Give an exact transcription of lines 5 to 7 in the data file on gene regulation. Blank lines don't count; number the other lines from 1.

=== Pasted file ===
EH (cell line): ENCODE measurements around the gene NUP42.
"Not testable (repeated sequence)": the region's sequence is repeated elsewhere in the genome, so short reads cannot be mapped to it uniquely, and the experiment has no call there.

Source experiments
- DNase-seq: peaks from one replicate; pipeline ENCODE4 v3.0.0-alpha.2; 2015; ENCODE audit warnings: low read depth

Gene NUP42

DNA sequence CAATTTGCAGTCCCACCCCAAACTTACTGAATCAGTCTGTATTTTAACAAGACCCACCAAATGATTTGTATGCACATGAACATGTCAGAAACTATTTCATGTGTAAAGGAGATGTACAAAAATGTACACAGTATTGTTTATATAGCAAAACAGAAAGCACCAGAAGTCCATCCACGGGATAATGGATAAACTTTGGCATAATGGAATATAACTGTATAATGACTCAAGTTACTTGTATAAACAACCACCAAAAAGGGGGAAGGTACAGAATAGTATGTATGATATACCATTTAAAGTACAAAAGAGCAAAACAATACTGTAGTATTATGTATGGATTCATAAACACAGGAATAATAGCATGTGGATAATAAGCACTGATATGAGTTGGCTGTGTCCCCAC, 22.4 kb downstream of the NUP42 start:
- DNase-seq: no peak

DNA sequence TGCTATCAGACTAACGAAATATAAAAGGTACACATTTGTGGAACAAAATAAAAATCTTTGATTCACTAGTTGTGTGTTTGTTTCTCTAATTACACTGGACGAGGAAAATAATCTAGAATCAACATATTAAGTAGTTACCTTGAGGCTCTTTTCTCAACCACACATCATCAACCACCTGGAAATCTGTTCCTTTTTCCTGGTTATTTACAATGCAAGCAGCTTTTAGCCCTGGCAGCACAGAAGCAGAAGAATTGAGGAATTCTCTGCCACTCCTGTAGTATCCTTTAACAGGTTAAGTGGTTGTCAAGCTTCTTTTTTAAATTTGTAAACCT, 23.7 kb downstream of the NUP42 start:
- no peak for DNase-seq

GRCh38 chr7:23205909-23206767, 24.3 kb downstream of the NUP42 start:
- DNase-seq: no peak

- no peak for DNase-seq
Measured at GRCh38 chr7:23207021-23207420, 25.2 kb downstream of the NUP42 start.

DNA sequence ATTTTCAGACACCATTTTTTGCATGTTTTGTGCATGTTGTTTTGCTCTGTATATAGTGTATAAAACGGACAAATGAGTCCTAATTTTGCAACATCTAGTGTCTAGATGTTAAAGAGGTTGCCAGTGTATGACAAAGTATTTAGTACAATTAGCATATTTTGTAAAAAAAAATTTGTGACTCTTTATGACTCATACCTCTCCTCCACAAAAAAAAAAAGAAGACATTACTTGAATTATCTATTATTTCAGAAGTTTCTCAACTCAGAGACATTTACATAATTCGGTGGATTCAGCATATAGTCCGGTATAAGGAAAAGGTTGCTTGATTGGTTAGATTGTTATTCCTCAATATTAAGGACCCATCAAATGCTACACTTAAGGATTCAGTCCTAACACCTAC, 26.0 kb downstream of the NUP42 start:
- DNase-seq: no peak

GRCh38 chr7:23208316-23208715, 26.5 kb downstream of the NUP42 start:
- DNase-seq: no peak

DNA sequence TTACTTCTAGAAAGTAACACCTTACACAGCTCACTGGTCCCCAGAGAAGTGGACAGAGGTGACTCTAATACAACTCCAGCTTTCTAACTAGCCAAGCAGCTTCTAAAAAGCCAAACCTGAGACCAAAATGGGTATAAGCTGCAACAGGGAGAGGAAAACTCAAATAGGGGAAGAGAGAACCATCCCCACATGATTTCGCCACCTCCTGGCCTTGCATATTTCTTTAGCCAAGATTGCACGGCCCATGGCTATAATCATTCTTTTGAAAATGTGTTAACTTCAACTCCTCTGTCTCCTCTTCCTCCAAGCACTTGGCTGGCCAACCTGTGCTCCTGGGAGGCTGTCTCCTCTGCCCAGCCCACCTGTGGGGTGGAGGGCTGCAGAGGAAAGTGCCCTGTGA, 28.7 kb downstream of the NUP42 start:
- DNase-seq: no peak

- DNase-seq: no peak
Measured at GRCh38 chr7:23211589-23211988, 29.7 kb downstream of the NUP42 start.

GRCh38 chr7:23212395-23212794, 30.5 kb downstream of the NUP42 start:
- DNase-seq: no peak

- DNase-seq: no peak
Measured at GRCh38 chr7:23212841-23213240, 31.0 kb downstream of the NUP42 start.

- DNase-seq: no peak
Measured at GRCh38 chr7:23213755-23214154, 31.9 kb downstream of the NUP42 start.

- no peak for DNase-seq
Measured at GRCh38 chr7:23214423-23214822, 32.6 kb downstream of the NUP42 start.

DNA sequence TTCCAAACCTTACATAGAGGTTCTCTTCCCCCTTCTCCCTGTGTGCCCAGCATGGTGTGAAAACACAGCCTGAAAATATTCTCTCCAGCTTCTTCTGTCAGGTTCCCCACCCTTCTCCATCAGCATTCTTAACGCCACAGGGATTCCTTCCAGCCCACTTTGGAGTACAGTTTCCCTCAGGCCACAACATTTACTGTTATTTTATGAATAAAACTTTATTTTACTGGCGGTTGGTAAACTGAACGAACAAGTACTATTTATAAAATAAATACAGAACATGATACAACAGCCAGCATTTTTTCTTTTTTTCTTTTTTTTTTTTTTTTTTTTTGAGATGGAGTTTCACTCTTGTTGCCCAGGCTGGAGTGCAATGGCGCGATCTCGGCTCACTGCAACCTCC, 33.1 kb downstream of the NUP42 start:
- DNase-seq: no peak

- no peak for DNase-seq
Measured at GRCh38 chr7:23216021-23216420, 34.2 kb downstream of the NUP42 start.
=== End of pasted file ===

Gene NUP42

DNA sequence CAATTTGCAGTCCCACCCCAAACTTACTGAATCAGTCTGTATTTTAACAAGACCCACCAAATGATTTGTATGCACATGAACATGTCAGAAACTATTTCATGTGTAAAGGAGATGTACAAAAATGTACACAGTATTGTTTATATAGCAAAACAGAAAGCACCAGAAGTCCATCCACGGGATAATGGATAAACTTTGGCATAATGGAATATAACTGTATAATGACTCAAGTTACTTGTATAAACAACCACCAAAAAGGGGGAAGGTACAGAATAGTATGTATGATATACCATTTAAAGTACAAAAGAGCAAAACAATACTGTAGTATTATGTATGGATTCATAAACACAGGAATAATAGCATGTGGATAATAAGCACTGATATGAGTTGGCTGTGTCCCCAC, 22.4 kb downstream of the NUP42 start:
- DNase-seq: no peak